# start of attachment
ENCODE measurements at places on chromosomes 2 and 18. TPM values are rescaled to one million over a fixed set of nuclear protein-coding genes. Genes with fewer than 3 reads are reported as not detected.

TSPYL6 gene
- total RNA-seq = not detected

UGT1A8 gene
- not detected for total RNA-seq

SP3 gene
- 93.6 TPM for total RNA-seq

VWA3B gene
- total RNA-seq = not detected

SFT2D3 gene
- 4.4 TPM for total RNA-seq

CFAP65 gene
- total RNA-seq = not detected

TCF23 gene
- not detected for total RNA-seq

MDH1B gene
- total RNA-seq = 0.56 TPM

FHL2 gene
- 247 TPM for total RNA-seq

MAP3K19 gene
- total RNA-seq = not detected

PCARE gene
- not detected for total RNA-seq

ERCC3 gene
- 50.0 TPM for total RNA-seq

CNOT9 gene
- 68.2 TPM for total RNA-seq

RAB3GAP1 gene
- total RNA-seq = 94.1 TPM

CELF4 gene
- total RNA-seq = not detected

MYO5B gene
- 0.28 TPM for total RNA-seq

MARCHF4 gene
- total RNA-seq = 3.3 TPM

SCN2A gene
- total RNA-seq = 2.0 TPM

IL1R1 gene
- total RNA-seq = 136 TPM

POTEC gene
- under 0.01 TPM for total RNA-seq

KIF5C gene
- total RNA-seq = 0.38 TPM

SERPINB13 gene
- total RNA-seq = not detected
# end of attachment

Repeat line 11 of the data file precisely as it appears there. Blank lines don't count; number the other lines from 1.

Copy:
- 4.4 TPM for total RNA-seq